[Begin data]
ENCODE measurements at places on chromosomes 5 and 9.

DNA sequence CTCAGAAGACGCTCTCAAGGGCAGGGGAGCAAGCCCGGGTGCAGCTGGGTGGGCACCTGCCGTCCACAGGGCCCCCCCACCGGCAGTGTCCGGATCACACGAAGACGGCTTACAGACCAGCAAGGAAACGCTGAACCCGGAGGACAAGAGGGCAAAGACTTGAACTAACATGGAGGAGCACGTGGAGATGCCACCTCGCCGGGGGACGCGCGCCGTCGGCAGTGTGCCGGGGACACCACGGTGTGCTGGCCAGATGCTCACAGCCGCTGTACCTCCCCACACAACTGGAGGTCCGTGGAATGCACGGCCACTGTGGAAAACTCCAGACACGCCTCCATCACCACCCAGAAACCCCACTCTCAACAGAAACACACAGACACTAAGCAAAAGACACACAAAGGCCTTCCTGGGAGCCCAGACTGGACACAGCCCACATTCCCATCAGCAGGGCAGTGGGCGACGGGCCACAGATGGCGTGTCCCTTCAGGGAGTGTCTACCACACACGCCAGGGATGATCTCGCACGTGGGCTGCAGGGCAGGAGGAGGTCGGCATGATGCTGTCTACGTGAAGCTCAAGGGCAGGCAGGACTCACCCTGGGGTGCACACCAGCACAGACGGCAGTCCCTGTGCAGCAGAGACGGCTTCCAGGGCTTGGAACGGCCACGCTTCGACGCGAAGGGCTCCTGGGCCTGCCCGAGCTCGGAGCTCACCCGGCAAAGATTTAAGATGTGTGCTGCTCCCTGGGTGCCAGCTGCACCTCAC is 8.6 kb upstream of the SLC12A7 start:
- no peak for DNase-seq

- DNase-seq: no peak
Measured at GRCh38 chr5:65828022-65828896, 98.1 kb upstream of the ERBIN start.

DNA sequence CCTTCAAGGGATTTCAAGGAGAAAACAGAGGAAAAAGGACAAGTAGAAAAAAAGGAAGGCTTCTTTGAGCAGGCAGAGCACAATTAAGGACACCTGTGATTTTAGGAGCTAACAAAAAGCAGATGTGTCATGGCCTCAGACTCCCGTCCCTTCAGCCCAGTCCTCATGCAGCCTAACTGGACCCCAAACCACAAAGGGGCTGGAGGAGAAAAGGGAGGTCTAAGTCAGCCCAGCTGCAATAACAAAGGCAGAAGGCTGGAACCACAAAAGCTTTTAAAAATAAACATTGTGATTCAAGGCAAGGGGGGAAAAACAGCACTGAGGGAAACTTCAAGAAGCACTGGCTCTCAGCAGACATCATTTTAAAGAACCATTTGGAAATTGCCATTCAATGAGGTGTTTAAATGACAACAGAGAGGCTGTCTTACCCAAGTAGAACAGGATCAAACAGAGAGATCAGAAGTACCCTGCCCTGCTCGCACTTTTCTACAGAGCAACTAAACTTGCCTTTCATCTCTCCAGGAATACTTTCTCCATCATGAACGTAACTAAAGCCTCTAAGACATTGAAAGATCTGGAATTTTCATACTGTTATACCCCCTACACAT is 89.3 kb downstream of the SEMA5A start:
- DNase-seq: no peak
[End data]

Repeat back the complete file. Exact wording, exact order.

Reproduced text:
ENCODE measurements at places on chromosomes 5 and 9.

DNA sequence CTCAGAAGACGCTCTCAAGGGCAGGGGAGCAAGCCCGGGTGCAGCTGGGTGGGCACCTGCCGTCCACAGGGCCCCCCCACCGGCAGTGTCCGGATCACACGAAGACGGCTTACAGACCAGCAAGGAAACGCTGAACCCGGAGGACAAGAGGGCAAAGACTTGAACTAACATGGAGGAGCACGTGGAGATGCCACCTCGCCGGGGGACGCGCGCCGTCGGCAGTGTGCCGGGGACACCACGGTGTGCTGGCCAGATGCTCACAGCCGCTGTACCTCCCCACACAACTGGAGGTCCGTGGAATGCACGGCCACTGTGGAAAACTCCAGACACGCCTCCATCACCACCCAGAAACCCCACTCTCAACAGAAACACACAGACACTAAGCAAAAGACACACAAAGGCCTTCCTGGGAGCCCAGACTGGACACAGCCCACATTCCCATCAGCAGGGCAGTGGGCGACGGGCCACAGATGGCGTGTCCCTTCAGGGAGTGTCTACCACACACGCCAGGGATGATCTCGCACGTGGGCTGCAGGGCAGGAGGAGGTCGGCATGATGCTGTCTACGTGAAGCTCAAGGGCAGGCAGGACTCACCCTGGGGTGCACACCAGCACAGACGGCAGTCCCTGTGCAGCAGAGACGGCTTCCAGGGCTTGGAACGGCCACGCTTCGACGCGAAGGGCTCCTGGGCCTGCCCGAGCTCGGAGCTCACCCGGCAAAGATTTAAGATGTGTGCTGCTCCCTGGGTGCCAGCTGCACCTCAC is 8.6 kb upstream of the SLC12A7 start:
- no peak for DNase-seq

- DNase-seq: no peak
Measured at GRCh38 chr5:65828022-65828896, 98.1 kb upstream of the ERBIN start.

DNA sequence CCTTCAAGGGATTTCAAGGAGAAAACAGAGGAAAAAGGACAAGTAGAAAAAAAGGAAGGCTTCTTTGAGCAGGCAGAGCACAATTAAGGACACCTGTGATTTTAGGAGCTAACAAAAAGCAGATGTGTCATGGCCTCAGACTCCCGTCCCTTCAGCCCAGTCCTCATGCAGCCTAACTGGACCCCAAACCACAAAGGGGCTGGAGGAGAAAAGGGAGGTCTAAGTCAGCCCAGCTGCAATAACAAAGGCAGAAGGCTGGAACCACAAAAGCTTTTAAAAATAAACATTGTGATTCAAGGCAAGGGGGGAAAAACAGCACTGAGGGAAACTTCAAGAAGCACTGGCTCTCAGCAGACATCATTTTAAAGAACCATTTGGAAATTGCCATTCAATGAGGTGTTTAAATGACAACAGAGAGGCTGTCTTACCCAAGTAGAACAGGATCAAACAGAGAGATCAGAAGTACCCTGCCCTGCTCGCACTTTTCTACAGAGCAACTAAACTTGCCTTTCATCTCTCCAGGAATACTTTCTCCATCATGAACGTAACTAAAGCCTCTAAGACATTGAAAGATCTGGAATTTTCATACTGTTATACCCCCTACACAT is 89.3 kb downstream of the SEMA5A start:
- DNase-seq: no peak